Don’t forget that you have an advantage as a student because deans care about what students think! Can you get a group of students together who will talk as a group to the deans?
    One way to bring together potentially interested people is to have a book group that includes students and faculty. I’d be happy to share with you a list of the books we have discussed in our group over the last year. Good luck! Please let me know what other sorts of information might be helpful. Best, Linda

  6. Elliott Addesso Says:

    Dr. Raphael,
    I am a second year art therapy student at Eastern Virginia Medical School and for my thesis project I am proposing an exploratory 8 week humanities course for medical students enrolled in gross anatomy. Hopefully, it will just be the beginning of establishing a medical humanities program here at EVMS. I was originally going to do an all out 8-week crash course in figure drawing to coincide with the anatomy course, but the anatomy professor suggested that such a study would attract people who liked to draw and then the results of the study would be skewed heavily. Instead, he suggested a more well-rounded arts-based humanities course; I’m currently working on the proposal and looking for anything that might be helpful in terms of possible ideas for the sessions.

  7. Thomas Lawrence Long Says:

    Elliott Addesso: you might want to contact Frederic B. Tate, PhD, at Eastern State Psychiatric Hospital (Williamsburg, Va), an art therapist.

  8. Catherine Caldicott Says:

    Elliott,

    Perhaps this recent article will be helpful to you:

    Naghshineh S, et al. Formal Art Observation Training Improves Medical Studetnts’ Visual Diagnostic Skills. Journal of General Internal Medicine 2008;23(7):991-7. Also, I believe Dr. Charles Bardes at Columbia ran a course in which he took medical students to fine arts galleries to teach them visual observation skills.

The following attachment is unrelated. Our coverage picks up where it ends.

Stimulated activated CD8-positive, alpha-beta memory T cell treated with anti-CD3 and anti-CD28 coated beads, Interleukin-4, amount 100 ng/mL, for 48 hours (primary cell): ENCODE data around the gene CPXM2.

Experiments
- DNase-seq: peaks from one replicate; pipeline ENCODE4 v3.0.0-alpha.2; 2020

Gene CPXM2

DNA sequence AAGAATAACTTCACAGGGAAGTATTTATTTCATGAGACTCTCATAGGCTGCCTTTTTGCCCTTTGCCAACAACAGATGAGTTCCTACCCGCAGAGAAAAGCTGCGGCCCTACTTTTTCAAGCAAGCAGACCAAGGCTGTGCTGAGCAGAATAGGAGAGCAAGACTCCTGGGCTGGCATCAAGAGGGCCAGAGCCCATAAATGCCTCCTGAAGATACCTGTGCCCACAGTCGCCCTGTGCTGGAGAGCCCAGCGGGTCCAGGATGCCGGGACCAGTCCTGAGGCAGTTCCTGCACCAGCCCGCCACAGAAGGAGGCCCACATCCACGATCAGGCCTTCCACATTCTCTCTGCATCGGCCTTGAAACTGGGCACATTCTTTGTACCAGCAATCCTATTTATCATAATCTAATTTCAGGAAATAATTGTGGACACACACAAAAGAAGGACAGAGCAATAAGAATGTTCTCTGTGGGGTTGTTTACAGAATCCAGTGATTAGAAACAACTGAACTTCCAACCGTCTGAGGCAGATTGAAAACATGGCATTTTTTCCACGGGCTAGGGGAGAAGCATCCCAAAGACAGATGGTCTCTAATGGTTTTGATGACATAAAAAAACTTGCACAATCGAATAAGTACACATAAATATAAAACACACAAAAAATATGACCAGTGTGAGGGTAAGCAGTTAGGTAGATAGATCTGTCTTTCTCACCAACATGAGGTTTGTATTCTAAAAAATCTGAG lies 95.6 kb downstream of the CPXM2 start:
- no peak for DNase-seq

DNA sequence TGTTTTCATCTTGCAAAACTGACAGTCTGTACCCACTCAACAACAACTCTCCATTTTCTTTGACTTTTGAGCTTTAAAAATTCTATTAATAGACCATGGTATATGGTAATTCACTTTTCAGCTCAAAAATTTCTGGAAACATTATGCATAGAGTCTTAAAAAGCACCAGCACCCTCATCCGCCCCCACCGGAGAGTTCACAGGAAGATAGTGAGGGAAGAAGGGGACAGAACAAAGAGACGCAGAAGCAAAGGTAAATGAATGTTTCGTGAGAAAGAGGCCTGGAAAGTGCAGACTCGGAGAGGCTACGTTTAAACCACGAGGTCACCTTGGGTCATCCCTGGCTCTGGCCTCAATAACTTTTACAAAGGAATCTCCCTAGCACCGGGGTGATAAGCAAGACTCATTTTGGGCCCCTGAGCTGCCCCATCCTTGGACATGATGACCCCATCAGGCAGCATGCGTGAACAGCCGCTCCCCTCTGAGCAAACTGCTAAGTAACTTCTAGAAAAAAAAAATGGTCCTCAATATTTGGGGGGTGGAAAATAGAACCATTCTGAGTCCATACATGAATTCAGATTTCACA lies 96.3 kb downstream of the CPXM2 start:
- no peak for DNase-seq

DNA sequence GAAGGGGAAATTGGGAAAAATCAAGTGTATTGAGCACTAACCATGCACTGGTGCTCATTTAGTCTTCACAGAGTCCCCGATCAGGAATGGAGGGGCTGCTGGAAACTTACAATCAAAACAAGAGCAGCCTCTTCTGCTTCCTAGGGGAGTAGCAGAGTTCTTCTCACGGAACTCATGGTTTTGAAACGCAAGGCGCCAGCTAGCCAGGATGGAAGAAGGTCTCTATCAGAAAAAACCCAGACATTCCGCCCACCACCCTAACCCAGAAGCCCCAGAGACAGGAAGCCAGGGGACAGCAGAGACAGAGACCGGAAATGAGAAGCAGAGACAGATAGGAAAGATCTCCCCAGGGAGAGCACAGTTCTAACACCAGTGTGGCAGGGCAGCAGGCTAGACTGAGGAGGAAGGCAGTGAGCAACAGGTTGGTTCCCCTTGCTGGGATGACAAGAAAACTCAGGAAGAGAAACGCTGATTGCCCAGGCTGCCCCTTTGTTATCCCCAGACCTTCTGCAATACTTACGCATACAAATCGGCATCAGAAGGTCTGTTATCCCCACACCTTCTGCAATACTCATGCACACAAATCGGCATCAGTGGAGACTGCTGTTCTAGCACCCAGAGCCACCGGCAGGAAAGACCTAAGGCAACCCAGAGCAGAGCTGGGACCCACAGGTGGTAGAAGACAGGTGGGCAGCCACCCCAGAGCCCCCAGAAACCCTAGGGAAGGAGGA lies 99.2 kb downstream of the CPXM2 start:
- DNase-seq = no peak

Catherine Caldicott, MD
    Center for Bioethics and Humanities
    SUNY Upstate Medical University
    Syracuse, NY

  9. Felice Aull Says:

    Elliot –

    You might want to look at the Columbia Arts in Medicine Projectto which Catherine Caldicott referred. It is linked with several New York City museums. At NYU School of Medicine we have also linked with the Frick Museum, which offers an Art and Observation seminar to medical students. NYU also offers life drawing classes to interested medical students (as well as to faculty and staff). Sandra Bertman, Ph.D. has worked with University of Massachusetts and other groups to develop several programs using the arts in medical education and with patients.

  10. Howard Carter Says:

    Elliottt,
    You might have a look at my FIRST CUT: A SEASON IN THE HUMAN ANATOMY LAB (Picador, 1997). An English professor, I observe the M-l anatomy course at Emory and comment on literary, artistic, and other cultural resonances.
    I believe the book is now on print on demand status, but it is available. YOu can email me directly if you need to know more; I”m to your south, in Chapel Hill (ahcarter@nc.rr.com). All best wishes, Howard

  11. Linda Raphael Says:

    Dear Elliott,

    First, what a wonderful project! Bravo!
    I suggest that you write to a second-year medical student at GW who has spent time doing research on a curriculum for a course in the visual arts and medicine. Contact me privately for her contact information.

    We had an evening lecture and discussion on works of Edvard Munch, attended by community members, physicians, and a few students. The works were provocative (of course “The Scream” was central). I think it is interesting to consider the difference between painting and photography in this sense: Munch painted his very ill sister; how would photographs of an ill sibling be received? Would they appear to be too voyeuristic (this would depend in large part on the photograph, but I think there may be a general issue here).